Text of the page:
Finding 12

The Committee finds that on 30 January 2007 at approximately 2:15pm Mr Noel Crichton-Browne made a ‘secondary’ disclosure in a telephone conversation with Mr Robert Edel, Partner, DLA Phillips Fox, of a disclosure Mr Crichton-Browne had received from Hon Anthony Fels MLC of the deliberations of a meeting of the Standing Committee on Estimates and Financial Operations held on 4 December 2006 in relation to a proposed inquiry into the State’s iron ore industry.

The disclosure was not authorised by the Standing Committee on Estimates and Financial Operations

The disclosure interfered with the functioning of the Standing Committee on Estimates and Financial Operations by eroding the confidence and mutual trust amongst the Members of that committee and further disclosing the confidential information to a wider number of people.

The telephone conversation is set out in full in a CCC telephone intercept (see paragraph 13.20 of this report).

The specific deliberations disclosed by Mr Crichton-Browne were, in effect, that there had been a “hiccup” because the Association of Mining and Exploration Companies Inc. (AMEC) had written to the committee chairman saying that AMEC understood that the committee was looking at the proposed inquiry, and that the AMEC letter had caused “some considerable heartburn” because committees deliberate in camera.

The Committee further notes that immediately prior to the secondary disclosure by Mr Crichton-Browne, Hon Anthony Fels MLC had advised Mr Crichton-Browne of the confidentiality of committee proceedings in a telephone conversation on 30 January 2007, when he stated:

          “… whatever comes before a committee is confidential to the committee until it is made public now. … Because … you’ve brought the issue to me. … I’m not telling you what’s going on in the committee … but I’m talking about the issues.”
This disclosure is a breach of privilege and a contempt of Parliament.



Page 329

    Recommendation 13: The Committee recommends that the Legislative Council order Mr Noel Crichton-Browne to provide an unreserved written apology to the Legislative Council for the secondary unauthorised disclosure on 30 January 2007 of the deliberations of the Standing Committee on Estimates and Financial Operations, and that the apology be given within seven days of the order of the House.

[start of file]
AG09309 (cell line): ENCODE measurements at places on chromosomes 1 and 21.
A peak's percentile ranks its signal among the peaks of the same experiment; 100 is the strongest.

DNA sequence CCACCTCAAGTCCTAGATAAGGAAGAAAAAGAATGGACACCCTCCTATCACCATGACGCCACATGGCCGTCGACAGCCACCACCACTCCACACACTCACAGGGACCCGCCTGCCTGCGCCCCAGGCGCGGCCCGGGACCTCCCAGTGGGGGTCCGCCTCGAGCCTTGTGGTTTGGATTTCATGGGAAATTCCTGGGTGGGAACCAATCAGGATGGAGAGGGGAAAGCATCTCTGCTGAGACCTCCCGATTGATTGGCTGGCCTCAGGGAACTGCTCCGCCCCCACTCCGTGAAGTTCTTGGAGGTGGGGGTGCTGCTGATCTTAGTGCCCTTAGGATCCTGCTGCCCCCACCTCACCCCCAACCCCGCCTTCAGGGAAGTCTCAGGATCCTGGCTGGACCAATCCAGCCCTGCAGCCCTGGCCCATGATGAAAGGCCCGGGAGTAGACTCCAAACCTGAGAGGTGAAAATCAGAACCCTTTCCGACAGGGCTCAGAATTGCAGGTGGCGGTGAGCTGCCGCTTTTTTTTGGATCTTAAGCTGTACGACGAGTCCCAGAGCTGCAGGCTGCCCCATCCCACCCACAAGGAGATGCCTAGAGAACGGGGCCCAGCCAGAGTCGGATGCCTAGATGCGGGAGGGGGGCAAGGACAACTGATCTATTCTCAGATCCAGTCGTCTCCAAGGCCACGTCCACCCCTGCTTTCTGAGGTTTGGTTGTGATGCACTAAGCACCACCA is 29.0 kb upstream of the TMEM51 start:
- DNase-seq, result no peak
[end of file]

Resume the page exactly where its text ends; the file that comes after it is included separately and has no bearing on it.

Finding 13

The Committee finds that there were inconsistencies in the evidence given by Mr Noel Crichton-Browne in his two appearances before the Committee.

The Committee further finds that Mr Noel Crichton-Browne gave false answers to questions asked by the Committee during a hearing.

The Committee finds that these false answers are a contempt of Parliament.


Page 333

    Recommendation 14: The Committee recommends that the Legislative Council order Mr Noel Crichton-Browne to provide an unreserved written apology to the House for giving false evidence to the Committee, and that the apology be given within seven days of the order of the House.

Page 333
    Recommendation 15: The Committee recommends that the Legislative Council direct the Attorney General pursuant to section 15 of the Parliamentary Privileges Act 1891 to assess the false evidence given to the Committee by Mr Noel Crichton-Browne so as to determine whether to conduct a prosecution under section 57 of the Criminal Code.


Finding 14

The Committee finds that on 6 November 2006 Mr Robert Edel, Partner, DLA Phillips Fox, and Mr Alex Jones, Senior Associate, DLA Phillips Fox, made a ‘tertiary’ disclosure to Dr Justin Walawski, Chief Executive, Association of Mining and Exploration Companies Inc (AMEC), at AMEC’s offices at 25 Richardson Street, West Perth, of a disclosure by Hon Shelley Archer MLC to Mr Brian Burke in a telephone conversation on 30 October 2006, and relayed to Messrs Edel and Alex Jones by Mr Burke at a meeting on 1 November 2006, of the deliberations of a meeting of the Standing Committee on Estimates and Financial Operations held on 30 October 2006 in relation to a proposed inquiry into the State’s iron ore industry.

The specific deliberations disclosed by Mr Robert Edel and Mr Alex Jones were, in effect, that the Standing Committee on Estimates and Financial Operations may be considering a review of the state’s iron ore policy.